Lloyd’s Register FOBAS on Friday issued the following reminder to all shipowners and operators:
This bulletin will serve to remind our client base about the imminent changes in Chinese domestic emissions control areas from 1st January 2019. Commercial ships before entering three designated emission control areas need to change over to fuels with maximum Sulphur of 0.50% m/m unless fitted with operational exhaust gas cleaning system. This requirement is already in place in Yangtze River Delta from 1st October 2018 however other two emission control areas of Pearl River Delta and Bohai Rim waters are scheduled to implement maximum 0.50% Sulphur requirement from 1st January 2019. The details of the geographical boundaries of three emissions control areas have been provided in this bulletin from Chinese Maritime Safety Administration (MSA).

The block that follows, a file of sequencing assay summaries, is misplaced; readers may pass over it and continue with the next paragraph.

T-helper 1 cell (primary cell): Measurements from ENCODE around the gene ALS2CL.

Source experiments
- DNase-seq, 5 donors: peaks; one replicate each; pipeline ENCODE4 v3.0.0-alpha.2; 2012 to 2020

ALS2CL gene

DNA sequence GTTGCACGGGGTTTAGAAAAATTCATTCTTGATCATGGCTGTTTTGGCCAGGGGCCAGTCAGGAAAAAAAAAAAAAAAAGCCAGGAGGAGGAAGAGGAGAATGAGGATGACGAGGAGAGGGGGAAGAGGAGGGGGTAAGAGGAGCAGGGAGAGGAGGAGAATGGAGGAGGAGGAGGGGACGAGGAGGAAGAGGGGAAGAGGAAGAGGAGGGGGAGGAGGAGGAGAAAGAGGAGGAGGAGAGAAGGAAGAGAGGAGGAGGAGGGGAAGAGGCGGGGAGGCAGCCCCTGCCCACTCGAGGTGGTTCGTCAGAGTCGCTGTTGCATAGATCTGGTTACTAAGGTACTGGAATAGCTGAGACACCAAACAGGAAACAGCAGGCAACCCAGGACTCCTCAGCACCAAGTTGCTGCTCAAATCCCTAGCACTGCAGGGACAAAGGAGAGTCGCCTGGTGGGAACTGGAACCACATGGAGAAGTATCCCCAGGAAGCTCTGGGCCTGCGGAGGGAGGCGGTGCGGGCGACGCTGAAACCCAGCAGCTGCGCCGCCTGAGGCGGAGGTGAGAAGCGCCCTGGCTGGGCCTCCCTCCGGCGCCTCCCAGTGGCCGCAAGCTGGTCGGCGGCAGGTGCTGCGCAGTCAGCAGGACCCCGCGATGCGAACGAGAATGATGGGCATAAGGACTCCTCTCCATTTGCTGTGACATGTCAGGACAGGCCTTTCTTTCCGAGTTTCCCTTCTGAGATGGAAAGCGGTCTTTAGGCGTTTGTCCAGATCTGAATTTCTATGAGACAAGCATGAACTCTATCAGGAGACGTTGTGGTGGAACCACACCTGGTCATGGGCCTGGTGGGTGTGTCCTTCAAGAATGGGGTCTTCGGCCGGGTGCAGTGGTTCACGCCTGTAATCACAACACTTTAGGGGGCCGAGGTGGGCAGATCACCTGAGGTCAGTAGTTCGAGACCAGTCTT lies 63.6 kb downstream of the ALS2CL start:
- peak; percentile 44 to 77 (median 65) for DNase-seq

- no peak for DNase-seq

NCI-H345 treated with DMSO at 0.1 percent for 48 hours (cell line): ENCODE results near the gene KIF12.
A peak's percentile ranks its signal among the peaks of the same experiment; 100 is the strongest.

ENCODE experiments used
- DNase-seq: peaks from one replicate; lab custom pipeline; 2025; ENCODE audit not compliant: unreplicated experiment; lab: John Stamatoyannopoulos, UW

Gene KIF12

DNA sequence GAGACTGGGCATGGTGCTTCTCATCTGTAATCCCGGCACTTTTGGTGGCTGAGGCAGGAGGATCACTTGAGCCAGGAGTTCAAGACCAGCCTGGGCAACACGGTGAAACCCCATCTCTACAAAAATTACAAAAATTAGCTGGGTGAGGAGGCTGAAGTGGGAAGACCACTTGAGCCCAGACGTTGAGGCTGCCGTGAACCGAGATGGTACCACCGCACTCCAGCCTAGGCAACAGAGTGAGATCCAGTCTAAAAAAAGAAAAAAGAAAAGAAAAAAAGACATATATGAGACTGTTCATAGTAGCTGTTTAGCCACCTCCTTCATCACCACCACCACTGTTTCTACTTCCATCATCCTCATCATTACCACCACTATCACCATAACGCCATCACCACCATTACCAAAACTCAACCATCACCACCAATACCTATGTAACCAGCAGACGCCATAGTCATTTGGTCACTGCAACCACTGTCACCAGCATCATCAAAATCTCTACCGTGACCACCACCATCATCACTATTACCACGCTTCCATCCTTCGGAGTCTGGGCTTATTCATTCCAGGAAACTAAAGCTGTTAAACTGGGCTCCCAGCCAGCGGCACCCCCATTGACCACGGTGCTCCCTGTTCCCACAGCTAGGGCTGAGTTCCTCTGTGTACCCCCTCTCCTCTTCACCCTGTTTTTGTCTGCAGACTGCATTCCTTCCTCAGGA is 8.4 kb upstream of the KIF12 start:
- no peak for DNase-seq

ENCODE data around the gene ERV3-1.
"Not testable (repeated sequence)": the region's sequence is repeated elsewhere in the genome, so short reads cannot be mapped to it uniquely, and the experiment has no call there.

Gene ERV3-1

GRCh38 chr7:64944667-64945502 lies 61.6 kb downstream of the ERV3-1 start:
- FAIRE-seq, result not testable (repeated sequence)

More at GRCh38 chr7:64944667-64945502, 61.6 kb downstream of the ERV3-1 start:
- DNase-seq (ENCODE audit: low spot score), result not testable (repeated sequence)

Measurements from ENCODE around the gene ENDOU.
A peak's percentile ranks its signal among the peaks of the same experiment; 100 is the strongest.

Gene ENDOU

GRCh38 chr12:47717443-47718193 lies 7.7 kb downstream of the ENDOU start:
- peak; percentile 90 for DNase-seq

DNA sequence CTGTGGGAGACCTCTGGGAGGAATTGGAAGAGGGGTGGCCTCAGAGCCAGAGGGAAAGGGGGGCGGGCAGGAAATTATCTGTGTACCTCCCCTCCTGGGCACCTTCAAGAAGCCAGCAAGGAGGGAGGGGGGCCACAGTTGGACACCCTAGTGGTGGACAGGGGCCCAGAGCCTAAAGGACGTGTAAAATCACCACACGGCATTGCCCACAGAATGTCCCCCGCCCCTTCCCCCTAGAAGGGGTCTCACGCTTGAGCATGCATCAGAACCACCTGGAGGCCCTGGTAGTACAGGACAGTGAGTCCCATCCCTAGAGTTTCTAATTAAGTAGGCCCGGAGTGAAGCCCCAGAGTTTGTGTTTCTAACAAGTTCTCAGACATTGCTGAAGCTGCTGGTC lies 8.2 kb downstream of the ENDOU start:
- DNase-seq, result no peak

Similarly, further to our bulletin, Taiwan’s Ministry of Transport and Communication (MOTC) is also scheduled to implement maximum 0.50% Sulphur limit on marine fuels from 1st January 2019 for commercial ships entering Taiwan ports. It appears that there is no designated Taiwanese emission control area however MOTC have defined the extent to port areas on their website.
It is recommended that further guidance is sought from the relevant port authorities. Records should be kept up-to-date relating to any necessary fuel oil change-overs, recording the date and time of entering and exiting the emission control area. Also, it is recommended that the relevant bunker delivery notes of the maximum 0.50% Sulphur fuels used should be retained for compliance verification.
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Related: P&I Club alert: 0.5% sulphur limit at Taiwan ports
Related: FOBAS Regulatory Update: Taiwan introduces 0.50% fuel sulphur limit
Related: Taiwan mandates 0.5% sulphur bunker limit at ports from 2019
Published: 3 December 2018
Bunker orders of ISO 8217:2010 spec LS 380 cSt 0.5% for Nord Gemini, Nord Titan, Ocean Rosemary, and Luzern were placed through global commodities trading and logistics house Trafigura Pte Ltd.
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